This black and white image, Brush And Comb, was donated by the artist, Chris Gunn. Click to read more about Chris.
This black and white image, Cubs Rope Coiled, was donated by the artist, Chris Gunn. Click to read more about Chris.
This black and white image, Cubs Whistle, was donated by the artist, Chris Gunn. Click to read more about Chris.
This black and white image, Battery Powered Radio, was donated by the artist, Chris Gunn. Click to read more about Chris.
This black and white image, 72 Hour Kit Backpack, was donated by the artist, Chris Gunn. Click to read more about Chris.
S.A.F.E. – Simplified And easy Format for Emergencies
This document was shared during a regional welfare training in Virginia, and LaRene O. gave me a copy: “It is to be saved to your hard drive so changes can be made with ease. Once it is filled out, copy it and place inside a water proof bag or laminate and keep in you 72 hour kit, in your wallet, with your important papers, [etc.]”
This document helps you make a plan quickly and update it easily. Includes sections on communications, sheltering in place, transportation, and funds that you might not have considered in your emergency planning.
Completing the document would make a great Family Home Evening activity.
1 page, color, 8.5 x 11 inches.
This document is one I found online. It was originally created by the Magna Utah Stake in 1997 and contains a variety of useful preparedness information.
Among the more interesting items are a list of individual, ward, stake, and district responsiblities in an emergency. It also has a map with a possible use of a standard church building in an emergency.
It’s targeted at the Magna Stake, but much of the information is universal, including the information on preparing for earthquakes and winter storms.
This manual is extensively referenced, with a table of contents and index. It’s a very long document — some 84 pages and will take some time to download.
Click on Emergency Preparedness below to find more similar documents.
This document is one I received from our Stake Emergency Preparedness Specialist who got it from a neighboring unit. It is based on one originally created by the Bonneville First Ward in Salt Lake City. This version was created for a West Jordan Utah Stake.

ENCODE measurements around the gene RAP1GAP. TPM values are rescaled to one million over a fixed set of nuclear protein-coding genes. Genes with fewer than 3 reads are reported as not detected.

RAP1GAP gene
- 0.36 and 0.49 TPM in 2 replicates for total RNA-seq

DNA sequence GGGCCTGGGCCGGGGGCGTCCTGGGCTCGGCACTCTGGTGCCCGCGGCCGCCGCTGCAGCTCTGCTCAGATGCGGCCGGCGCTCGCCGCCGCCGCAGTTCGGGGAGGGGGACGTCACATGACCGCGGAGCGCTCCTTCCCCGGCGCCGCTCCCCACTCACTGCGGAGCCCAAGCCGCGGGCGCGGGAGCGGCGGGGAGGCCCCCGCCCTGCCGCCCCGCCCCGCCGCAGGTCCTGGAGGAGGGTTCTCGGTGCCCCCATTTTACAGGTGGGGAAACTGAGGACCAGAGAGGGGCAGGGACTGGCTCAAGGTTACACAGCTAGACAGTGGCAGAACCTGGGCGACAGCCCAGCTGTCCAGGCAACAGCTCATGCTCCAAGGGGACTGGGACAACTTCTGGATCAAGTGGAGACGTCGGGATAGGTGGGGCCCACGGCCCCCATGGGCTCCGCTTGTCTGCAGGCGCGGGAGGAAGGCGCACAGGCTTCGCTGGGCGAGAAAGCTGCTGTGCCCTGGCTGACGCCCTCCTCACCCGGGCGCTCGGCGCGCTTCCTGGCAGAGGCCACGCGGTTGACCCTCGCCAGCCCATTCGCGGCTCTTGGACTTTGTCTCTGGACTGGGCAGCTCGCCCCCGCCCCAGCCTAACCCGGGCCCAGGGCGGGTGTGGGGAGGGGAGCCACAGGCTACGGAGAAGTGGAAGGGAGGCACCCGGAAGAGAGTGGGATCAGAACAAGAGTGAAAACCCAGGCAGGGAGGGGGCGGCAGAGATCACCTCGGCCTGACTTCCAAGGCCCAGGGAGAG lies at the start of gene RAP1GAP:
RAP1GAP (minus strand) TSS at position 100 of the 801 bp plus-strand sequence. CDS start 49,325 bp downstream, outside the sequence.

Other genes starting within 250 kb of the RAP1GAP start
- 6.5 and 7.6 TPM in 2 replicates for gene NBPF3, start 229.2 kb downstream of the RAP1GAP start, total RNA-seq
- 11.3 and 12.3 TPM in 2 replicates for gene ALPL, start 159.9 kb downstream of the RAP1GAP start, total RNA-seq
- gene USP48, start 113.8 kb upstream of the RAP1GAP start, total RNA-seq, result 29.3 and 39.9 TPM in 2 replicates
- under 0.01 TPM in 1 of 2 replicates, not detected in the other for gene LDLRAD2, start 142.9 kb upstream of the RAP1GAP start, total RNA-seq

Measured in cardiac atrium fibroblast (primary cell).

It is extremely detailed and has lots of practical information and lists. It even includes a basic first aid guide.
110 pages. Available in PDF or .doc, so that you can edit it yourself to suit your unit’s needs.
***NOTE*** – Download the PDF to view if you’re just looking, because the .doc file is VERY large (22 MB).
Click on Emergency Preparedness below to find other similar documents.
I’ve grown increasingly concerned about the menus frequently created at Enrichment meetings for 72 hour kits consisting of oatmeal, chewing gum, and beef sticks. Read my rant. These low calorie menus fail to meet the dietary needs of individuals in a crisis. I created these menus to meet caloric, protein, and carbohydrate needs for adults and children, male and female, while keeping sodium to a minimum.
I’ve included a price breakdown for each menu and the weight for 1 day’s food for packing purposes. Each menu is for one day’s caloric needs.
I’ve also included pouch only (sort of like a homemade MRE kit, just cheaper) and mixed packaging menus. The mixed packaging menus are usually more balanced than the pouch menus, but can be heavy. The pouch menus are lighter weight but can be lower in carbohydrates, your body’s preferred source of energy. It would probably be wise to create 2 pouch only days and 1 mixed packaging day for your kit.
The items on the menus do not require any cooking or hot water.
I asked my friend, a doctor, to look over the menus (especially the Poor Man’s Menu) and he said they were safe.
Instant grits come in a pouch that’s coated on the inside, so all you have to do is pour water in the pouch and let them sit to prepare them. Water temperature doesn’t matter. Same for oatmeal, but grits taste a lot better than oatmeal when cold. For the mashed potatoes, just add water to the pouch.
If you substitute menu items be sure to compare with the full chart to ensure you’re getting similar amounts of calories, sodium, protein and carbs.
You’ll also need to store 64 ounces (4 lbs) of water per day per person. 64 ounces equals 1/2 gallon or about 2 Liters.